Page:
More and more New Zealand households are seeking to harness the power of the sun, with small-scale solar installations having been on the rise in recent years and the milestone of 11,000 connections passed in 2016, according to Electricity Authority figures.
The figures, released in December last year, show that small-scale solar connections (generation with a capacity of less than 10 kW) totalled 11,117 in October 2016, up from 4,796 in January 2015, with over 2,000 installations having been carried out in the previous 10 months.
The Electricity Authority found that total electricity generated by small-scale solar connections had increased by 30 per cent last year, with a capacity of around 40 MW being roughly equivalent to 13 wind turbines.
“Small-scale solar offers residential consumers another option for their electricity supply,” Carl Hansen, Electricity Authority Chief Executive, said. “We are committed to removing unwarranted barriers to the connection of small-scale generation.
“We are also working to encourage distributors and retailers to provide accurate price information for consumers that are in the initial stages of considering whether to adopt new technologies, such as electric vehicles, batteries, solar power and energy management apps.
“These technologies offer exciting opportunities for consumers and we are working to remove unwarranted barriers to innovation.”
Consumers keen on installing a solar system have a number of options at their disposal, with it worthwhile considering what value such a system will deliver both in the short term and over time, before making a purchase.
What is solar power and how does it work?
As New Zealand government agency the Energy Efficiency and Conservation Authority explains via the Energywise website, solar systems (also sometimes referred to as photovoltaics or PV) convert sunlight into electricity, with the following overview of the process provided:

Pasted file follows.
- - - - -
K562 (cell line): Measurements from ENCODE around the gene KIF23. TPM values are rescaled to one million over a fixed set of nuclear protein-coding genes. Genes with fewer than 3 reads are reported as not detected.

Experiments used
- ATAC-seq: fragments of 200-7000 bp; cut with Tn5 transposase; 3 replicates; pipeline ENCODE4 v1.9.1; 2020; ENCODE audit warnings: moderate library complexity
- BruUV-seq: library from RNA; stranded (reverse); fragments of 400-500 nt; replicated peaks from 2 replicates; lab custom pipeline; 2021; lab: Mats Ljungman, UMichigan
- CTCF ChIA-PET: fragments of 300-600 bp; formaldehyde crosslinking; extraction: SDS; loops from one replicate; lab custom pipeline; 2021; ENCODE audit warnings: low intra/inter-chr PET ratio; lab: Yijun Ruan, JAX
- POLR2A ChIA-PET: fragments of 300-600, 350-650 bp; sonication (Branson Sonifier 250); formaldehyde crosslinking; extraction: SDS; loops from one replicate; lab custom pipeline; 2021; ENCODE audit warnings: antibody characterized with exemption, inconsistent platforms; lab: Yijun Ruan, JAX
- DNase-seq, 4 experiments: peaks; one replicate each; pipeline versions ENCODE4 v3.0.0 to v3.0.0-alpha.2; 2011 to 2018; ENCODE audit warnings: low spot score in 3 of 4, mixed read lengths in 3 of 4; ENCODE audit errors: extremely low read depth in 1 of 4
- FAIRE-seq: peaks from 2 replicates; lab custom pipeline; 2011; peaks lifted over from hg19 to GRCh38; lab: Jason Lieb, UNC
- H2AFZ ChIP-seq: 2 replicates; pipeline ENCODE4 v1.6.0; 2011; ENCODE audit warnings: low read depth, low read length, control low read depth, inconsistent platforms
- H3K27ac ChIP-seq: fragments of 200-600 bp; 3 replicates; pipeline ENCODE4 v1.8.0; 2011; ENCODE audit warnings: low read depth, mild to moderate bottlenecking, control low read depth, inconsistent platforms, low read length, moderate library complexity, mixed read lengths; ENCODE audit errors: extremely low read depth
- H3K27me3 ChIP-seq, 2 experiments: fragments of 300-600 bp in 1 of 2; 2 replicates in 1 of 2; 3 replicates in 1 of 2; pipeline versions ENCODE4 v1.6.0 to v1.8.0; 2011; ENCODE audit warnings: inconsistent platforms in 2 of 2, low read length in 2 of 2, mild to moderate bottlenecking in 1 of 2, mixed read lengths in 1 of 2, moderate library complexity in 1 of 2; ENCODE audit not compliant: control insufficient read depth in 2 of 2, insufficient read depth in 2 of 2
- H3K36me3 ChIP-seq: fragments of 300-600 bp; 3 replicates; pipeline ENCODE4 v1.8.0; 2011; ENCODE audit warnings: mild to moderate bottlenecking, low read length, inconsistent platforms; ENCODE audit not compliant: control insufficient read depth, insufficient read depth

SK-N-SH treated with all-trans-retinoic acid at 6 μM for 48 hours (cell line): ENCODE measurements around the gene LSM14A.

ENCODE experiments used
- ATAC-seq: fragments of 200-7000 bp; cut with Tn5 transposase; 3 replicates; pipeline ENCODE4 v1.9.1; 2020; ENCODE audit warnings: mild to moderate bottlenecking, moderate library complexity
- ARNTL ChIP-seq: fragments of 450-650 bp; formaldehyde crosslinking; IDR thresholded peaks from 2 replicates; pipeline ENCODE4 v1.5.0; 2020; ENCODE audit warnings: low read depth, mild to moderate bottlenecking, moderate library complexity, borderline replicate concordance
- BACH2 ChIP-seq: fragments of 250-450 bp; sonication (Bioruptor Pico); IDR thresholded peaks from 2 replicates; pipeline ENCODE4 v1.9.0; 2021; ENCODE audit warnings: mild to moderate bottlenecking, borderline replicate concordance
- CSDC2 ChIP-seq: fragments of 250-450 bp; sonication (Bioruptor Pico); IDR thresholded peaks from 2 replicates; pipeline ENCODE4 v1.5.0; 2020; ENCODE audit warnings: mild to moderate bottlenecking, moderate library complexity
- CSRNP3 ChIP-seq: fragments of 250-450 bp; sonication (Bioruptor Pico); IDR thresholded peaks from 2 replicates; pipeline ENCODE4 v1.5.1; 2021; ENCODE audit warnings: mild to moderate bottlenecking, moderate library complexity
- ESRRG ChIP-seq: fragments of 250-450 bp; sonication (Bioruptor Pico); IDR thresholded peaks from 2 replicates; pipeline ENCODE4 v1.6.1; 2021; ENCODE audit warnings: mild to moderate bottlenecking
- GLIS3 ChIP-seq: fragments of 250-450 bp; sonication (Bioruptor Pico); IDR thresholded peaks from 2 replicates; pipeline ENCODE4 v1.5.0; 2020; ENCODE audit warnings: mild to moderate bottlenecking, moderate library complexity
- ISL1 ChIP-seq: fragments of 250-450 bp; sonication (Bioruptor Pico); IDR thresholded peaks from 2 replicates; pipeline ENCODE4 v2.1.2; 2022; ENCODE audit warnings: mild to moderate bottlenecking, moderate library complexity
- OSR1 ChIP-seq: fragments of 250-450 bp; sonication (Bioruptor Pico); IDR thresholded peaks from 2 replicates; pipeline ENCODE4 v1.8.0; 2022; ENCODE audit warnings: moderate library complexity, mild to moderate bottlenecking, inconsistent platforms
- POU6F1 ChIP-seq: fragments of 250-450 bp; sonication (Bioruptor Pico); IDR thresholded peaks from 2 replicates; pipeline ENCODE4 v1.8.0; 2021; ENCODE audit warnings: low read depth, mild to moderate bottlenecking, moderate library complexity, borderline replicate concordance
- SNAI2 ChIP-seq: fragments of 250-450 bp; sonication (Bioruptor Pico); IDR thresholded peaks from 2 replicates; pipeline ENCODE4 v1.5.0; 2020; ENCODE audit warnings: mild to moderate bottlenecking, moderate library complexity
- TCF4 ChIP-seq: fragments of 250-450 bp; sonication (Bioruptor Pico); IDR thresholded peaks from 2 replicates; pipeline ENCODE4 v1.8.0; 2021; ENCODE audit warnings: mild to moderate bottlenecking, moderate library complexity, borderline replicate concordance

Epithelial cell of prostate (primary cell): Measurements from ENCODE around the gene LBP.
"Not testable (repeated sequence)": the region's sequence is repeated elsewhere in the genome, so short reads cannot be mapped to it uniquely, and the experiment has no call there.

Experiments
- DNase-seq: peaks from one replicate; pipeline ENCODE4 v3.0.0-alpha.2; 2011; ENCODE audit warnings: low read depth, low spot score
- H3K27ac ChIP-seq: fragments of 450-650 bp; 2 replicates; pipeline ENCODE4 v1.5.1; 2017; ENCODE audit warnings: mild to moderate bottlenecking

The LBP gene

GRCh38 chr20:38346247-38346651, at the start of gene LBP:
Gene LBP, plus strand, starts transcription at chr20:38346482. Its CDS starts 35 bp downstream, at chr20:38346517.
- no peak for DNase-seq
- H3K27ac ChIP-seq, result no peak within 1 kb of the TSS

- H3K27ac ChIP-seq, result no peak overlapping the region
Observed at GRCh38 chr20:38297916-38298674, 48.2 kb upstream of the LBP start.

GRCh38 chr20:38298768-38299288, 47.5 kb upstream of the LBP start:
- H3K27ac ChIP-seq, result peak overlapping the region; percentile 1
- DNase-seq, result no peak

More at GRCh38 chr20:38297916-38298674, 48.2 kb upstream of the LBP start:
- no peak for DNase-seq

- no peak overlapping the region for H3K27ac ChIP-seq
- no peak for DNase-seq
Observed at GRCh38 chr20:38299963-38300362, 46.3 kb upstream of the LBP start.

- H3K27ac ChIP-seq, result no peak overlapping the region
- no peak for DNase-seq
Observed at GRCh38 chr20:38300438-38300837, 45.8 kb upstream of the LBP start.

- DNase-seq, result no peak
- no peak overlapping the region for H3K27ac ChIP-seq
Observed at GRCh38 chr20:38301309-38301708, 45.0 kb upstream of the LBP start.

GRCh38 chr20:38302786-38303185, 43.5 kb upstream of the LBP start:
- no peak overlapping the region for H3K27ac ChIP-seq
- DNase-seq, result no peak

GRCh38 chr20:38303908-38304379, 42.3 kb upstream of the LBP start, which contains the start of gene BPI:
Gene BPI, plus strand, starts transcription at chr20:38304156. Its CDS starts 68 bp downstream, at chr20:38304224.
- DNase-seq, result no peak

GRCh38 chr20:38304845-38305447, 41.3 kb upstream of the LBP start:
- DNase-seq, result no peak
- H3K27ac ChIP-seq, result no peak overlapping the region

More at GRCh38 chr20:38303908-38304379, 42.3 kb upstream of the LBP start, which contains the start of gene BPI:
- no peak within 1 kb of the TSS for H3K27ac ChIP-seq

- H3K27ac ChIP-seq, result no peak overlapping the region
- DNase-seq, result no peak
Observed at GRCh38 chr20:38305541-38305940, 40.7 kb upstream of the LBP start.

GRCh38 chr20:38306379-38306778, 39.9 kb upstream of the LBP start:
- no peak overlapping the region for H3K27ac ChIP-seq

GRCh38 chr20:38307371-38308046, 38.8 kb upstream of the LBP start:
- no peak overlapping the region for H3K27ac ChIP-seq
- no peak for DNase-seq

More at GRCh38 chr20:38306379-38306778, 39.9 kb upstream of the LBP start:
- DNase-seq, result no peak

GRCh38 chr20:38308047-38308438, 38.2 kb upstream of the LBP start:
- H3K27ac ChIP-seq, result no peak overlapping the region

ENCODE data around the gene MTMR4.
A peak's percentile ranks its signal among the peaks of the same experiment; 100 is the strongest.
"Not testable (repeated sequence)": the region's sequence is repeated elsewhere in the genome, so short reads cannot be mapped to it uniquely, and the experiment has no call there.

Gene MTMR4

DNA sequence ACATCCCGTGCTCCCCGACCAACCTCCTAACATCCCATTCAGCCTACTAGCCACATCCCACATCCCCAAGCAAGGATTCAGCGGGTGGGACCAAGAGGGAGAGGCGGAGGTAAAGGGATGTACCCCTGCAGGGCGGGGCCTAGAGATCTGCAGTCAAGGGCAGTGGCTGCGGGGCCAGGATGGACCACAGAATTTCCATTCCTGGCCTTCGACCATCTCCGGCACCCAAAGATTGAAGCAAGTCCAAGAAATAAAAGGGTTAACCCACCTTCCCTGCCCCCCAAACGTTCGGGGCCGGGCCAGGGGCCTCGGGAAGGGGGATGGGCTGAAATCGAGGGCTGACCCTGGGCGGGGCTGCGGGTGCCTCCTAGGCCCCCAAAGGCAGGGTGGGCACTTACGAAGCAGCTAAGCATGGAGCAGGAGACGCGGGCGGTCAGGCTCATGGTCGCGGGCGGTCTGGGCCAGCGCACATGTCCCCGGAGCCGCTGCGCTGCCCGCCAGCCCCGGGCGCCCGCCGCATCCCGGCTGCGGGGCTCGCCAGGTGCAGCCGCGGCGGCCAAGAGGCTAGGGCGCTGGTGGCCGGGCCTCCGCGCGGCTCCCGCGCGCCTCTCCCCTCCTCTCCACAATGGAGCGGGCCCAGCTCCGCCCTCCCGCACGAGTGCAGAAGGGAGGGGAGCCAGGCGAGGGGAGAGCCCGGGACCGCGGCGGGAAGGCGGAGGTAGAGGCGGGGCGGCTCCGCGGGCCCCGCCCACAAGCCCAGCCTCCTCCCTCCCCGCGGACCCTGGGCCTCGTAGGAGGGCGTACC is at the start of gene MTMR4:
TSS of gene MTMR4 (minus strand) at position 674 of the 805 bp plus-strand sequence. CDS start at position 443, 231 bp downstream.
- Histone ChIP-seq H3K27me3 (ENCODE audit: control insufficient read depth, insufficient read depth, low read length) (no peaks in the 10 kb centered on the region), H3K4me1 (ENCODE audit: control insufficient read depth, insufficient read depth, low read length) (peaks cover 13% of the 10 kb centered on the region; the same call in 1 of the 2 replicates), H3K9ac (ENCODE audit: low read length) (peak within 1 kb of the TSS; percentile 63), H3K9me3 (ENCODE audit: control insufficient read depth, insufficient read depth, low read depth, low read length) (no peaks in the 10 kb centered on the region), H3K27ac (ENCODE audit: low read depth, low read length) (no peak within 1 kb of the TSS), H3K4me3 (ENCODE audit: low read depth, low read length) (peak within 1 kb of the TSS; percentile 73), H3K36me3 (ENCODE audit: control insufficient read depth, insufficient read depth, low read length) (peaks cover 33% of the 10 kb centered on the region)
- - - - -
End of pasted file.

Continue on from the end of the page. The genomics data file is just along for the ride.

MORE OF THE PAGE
“Light energy (photons) hits the solar panels and excites the electrons in the atoms of a semi-conducting material (for example, silicon), and the movement of these electrons results in an electric current.”
It is explained via the Energywise website that solar systems usually include:
- Solar panels (sometimes called modules), cables and mounting or fixing hardware.
- An inverter (or inverters) to convert the electricity generated by the panels into the type used in houses.
- Special meters to record how much electricity is generated and sold.
- Batteries for grid-connected solar, just coming onto the market.
- For off-grid applications, batteries, back-up generators and other specialist components.
The make-up and value derived from a solar system will of course vary depending upon the circumstances of each individual household.
As to whether solar works well in New Zealand, it is noted via Energywise: “New Zealand has good sunshine hours and solar works across the country. Solar works best in sunny areas such as Nelson/Marlborough, especially when there are high levels of direct sunlight, but some electricity is also generated on cloudy days.”
Going solar – where to start?
A good starting point for consumers keen on investigating the potential benefits of solar is the Energywise solar calculator, which helps to assess the suitability of solar for an individual household.
Consumers are asked for their address and details of their electricity usage, with it taking around 10-15 minutes to complete the questions, at the end of which a detailed report estimating how much value they would get from solar is provided.